Manchester attack: Another man arrested as British police combs the area for wider terror network
British police arrested another man in connection with the Manchester city attack as they hunted for a second device built by Salman Abedi and other members of his wider terror network.
London: British police arrested another man on Friday in connection with the suicide attack at a pop concert in Manchester city as they hunted for a second device built by the 22-year-old bomber and other members of his wider terror network.
With the new arrest on Friday morning from an inner-city area in Manchester, the number of people arrested reached 10, of which two have been released without charge, police said.
"Eight men remain in custody for questioning," they said.
A 16-year-old boy and a 34-year-old woman were the two person released. The other eight men, aged between 18 and 38, were being questioned over their involvement in the attack on Monday that killed 22 people, the police said in a statement.
Investigators believe 22-year-old British-born bomber Salman Abedi, from a family of Libyan origin, acted as part of a terrorist network. Some news reports indicated that security forces were on the hunt for a second device made by Abedi, which may now be with a member of this network.
Abedi was known to UK security services, but his risk to the public remained "subject to review", according to reports.
In the Libyan capital Tripoli, Abedi's younger brother 20-year-old Hashem and their father, Ramadan, were being held by special forces linked to the country's interior ministry.
Meanwhile, the manager of a pizza shop raided by police in north England claimed that his friend Aimen Elwafi was one of the eight men in custody as he had inadvertently rented a property to Abedi.
Elwafi is believed to have handed himself in to police after news reports revealed Abedi as the suicide bomber.
"He made the connection straight away. He was shocked and panicked when he saw the news," said Mohammed El-Haduri, the manager of St Helens Pizza.
The suicide attack at American pop star Ariana Grande's concert had sent shockwaves across the UK, prompting back-to-back meetings of the emergency response Cobra committee.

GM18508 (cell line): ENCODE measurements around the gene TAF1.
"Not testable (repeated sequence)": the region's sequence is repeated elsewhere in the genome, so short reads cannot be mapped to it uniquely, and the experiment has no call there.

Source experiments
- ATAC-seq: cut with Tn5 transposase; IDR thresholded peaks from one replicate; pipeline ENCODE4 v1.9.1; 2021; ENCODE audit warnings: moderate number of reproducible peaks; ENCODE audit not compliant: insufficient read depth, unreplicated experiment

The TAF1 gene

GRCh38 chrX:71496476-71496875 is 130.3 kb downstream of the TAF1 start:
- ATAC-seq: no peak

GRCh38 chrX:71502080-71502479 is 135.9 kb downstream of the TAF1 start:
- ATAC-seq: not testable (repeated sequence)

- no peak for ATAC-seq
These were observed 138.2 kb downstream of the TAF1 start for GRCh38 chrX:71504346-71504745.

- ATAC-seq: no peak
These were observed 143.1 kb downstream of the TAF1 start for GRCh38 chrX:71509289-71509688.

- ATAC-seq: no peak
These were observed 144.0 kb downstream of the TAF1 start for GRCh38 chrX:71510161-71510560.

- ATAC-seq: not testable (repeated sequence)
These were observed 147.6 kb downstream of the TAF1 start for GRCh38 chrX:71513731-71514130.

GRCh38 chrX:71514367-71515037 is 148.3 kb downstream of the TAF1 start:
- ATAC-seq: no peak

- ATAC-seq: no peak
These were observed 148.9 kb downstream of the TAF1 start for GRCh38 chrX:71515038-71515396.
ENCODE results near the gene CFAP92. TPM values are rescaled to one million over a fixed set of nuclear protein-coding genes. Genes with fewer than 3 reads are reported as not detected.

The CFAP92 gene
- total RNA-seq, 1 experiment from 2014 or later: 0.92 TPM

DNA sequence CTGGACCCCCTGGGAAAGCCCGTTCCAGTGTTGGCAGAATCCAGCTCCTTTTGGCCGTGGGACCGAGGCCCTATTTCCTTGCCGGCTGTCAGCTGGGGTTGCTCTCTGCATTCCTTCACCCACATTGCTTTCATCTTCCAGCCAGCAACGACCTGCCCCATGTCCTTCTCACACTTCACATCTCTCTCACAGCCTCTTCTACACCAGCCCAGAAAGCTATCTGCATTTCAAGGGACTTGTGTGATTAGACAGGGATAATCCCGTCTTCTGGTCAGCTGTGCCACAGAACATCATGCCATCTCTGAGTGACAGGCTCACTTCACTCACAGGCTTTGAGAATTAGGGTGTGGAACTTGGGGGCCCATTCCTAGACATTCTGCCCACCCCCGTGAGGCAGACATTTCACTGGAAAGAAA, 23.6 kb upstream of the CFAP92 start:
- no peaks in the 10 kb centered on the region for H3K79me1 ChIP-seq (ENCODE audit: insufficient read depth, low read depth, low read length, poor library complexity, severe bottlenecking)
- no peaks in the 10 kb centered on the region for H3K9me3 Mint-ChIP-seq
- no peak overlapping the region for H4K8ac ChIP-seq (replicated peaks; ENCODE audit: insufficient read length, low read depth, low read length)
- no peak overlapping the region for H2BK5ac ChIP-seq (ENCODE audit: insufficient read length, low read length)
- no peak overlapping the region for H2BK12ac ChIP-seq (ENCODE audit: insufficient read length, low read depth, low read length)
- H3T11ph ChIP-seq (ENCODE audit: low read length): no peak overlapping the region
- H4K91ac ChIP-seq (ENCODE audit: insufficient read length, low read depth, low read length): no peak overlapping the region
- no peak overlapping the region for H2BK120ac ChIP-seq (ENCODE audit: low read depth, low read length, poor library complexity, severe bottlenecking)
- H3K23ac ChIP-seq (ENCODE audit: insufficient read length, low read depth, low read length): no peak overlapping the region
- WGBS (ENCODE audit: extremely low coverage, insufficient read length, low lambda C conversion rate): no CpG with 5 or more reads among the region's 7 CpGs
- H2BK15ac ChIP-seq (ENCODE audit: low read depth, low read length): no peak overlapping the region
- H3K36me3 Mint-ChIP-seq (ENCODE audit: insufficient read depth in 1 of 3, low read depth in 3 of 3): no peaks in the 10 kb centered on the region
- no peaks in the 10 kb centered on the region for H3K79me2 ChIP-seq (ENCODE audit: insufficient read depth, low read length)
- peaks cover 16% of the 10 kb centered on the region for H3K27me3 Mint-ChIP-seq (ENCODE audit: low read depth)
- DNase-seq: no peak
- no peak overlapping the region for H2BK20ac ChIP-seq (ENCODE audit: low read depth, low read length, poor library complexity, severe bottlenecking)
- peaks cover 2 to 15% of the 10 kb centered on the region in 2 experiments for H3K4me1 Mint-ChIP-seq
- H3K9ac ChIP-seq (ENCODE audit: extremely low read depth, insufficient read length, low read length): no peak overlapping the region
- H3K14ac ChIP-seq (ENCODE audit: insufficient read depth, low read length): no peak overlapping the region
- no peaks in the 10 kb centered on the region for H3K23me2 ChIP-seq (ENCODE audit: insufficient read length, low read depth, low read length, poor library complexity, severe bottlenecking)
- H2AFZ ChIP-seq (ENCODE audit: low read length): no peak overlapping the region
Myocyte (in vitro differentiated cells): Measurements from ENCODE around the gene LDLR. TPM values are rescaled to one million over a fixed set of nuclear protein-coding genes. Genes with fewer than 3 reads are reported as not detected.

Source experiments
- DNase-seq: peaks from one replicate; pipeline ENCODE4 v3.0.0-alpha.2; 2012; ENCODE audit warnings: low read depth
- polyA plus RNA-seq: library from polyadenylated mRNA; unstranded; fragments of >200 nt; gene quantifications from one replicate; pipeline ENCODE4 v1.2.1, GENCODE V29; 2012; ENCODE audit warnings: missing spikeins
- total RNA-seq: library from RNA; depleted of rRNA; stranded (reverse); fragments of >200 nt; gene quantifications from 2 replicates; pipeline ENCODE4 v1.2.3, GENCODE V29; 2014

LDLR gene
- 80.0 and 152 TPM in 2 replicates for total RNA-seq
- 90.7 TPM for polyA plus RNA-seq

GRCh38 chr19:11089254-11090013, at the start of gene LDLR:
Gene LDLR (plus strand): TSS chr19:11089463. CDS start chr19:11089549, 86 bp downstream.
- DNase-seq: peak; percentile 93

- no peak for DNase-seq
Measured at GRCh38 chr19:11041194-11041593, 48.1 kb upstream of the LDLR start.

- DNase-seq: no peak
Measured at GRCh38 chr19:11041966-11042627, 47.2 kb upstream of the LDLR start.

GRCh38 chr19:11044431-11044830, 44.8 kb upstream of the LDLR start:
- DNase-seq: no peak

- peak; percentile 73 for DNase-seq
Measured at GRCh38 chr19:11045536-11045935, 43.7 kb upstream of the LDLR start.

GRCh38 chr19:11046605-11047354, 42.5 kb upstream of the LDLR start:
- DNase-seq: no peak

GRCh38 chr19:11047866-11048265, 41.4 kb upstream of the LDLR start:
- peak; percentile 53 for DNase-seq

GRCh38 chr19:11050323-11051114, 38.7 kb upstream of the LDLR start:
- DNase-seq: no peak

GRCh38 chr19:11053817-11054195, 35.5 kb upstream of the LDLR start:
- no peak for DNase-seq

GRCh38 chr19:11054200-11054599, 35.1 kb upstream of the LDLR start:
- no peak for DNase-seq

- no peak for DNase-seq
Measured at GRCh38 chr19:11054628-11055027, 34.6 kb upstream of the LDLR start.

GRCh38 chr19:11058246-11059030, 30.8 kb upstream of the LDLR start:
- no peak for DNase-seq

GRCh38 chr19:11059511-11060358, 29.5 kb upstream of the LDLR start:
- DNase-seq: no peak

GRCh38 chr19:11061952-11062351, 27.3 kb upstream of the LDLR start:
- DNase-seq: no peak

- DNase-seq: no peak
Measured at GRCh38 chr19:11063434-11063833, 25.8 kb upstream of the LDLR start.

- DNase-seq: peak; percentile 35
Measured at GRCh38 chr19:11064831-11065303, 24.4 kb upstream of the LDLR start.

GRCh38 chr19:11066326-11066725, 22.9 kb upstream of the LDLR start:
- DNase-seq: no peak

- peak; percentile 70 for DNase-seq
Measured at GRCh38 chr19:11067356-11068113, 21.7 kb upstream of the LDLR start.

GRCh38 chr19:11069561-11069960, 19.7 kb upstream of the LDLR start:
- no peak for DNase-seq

After the meeting, Prime Minister Theresa May announced the threat level has been raised to the highest "critical", meaning another attack could be imminent. Army and armed police officers patrolled major sites across the country.
Britain's home secretary Amber Rudd chaired another Cabinet Office Briefing Room A (Cobra) meeting on Friday.
"[Joint Terrorism Analysis Centre] have assessed that the level of threat should remain at critical while the operation continues. The military are continuing to support the police under Operation Temperer - 1,000 members of the military are assisting in that," she said.
Sixty six people injured in the attack were still in hospital, she added.
British police have now resumed intelligence-sharing with their US counterparts after a brief suspension over a series of leaks by American officials to journalists providing details of the Manchester bomb investigation.
US secretary of state Rex Tillerson met UK foreign secretary Boris Johnson in London today and said the US took "full responsibility" for the leaks.
"This special relationship that exists between our two countries will certainly withstand this particular unfortunate event," he said.
US President Donald Trump earlier said the leaks were "deeply troubling".
Meanwhile, national level campaigning for the 8 June general election resumed today after local level campaigns were resumed on Thursday following suspension in the wake of the attacks on Monday night.
Opposition Labour party leader Jeremy Corbyn began with a major speech in London attacking the "war on terror".
He said: "Many experts, including professionals in our intelligence and security services, have pointed to the connections between wars our government has supported or fought in other countries and terrorism here at home.
"We must be brave enough to admit that the 'war on terror' is simply not working. We need a smarter way to reduce the threat from countries that nurture terrorists and generate terrorism."
The ruling Conservatives, who criticised his speech as "crassly timed", have had a relatively low-key campaign on Friday with British Prime Minister Theresa May in Sicily to attend a G7 Summit meeting.
She used her speech there to urge world leaders to do more to combat online extremism.
"The fight is moving from the battlefield to the internet," she said.
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